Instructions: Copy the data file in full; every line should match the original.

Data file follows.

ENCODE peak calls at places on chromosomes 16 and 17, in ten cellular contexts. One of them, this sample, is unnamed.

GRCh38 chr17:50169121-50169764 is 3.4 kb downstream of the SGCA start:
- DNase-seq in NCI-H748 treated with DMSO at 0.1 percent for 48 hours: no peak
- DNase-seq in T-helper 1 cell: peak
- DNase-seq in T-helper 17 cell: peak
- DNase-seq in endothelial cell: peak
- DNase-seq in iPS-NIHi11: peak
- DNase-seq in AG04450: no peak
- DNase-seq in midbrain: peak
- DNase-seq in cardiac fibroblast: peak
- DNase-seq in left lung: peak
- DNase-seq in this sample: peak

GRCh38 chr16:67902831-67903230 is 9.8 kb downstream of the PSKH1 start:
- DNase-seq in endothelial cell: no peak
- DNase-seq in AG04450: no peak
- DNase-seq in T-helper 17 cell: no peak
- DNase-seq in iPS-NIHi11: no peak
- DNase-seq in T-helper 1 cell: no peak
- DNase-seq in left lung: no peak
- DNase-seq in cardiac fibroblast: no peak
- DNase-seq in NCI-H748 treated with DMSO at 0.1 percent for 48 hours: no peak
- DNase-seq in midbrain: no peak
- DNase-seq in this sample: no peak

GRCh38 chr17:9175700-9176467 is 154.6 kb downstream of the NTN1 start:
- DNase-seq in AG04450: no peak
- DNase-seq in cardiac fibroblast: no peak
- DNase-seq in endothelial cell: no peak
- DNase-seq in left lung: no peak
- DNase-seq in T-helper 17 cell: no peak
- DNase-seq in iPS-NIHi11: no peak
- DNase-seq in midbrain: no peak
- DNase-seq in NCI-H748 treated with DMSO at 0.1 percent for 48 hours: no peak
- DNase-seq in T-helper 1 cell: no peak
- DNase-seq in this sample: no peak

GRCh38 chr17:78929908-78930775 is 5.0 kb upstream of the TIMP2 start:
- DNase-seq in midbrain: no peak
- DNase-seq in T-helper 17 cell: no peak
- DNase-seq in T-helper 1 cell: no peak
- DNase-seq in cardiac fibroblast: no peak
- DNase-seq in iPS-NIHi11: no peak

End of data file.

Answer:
ENCODE peak calls at places on chromosomes 16 and 17, in ten cellular contexts. One of them, this sample, is unnamed.

GRCh38 chr17:50169121-50169764 is 3.4 kb downstream of the SGCA start:
- DNase-seq in NCI-H748 treated with DMSO at 0.1 percent for 48 hours: no peak
- DNase-seq in T-helper 1 cell: peak
- DNase-seq in T-helper 17 cell: peak
- DNase-seq in endothelial cell: peak
- DNase-seq in iPS-NIHi11: peak
- DNase-seq in AG04450: no peak
- DNase-seq in midbrain: peak
- DNase-seq in cardiac fibroblast: peak
- DNase-seq in left lung: peak
- DNase-seq in this sample: peak

GRCh38 chr16:67902831-67903230 is 9.8 kb downstream of the PSKH1 start:
- DNase-seq in endothelial cell: no peak
- DNase-seq in AG04450: no peak
- DNase-seq in T-helper 17 cell: no peak
- DNase-seq in iPS-NIHi11: no peak
- DNase-seq in T-helper 1 cell: no peak
- DNase-seq in left lung: no peak
- DNase-seq in cardiac fibroblast: no peak
- DNase-seq in NCI-H748 treated with DMSO at 0.1 percent for 48 hours: no peak
- DNase-seq in midbrain: no peak
- DNase-seq in this sample: no peak

GRCh38 chr17:9175700-9176467 is 154.6 kb downstream of the NTN1 start:
- DNase-seq in AG04450: no peak
- DNase-seq in cardiac fibroblast: no peak
- DNase-seq in endothelial cell: no peak
- DNase-seq in left lung: no peak
- DNase-seq in T-helper 17 cell: no peak
- DNase-seq in iPS-NIHi11: no peak
- DNase-seq in midbrain: no peak
- DNase-seq in NCI-H748 treated with DMSO at 0.1 percent for 48 hours: no peak
- DNase-seq in T-helper 1 cell: no peak
- DNase-seq in this sample: no peak

GRCh38 chr17:78929908-78930775 is 5.0 kb upstream of the TIMP2 start:
- DNase-seq in midbrain: no peak
- DNase-seq in T-helper 17 cell: no peak
- DNase-seq in T-helper 1 cell: no peak
- DNase-seq in cardiac fibroblast: no peak
- DNase-seq in iPS-NIHi11: no peak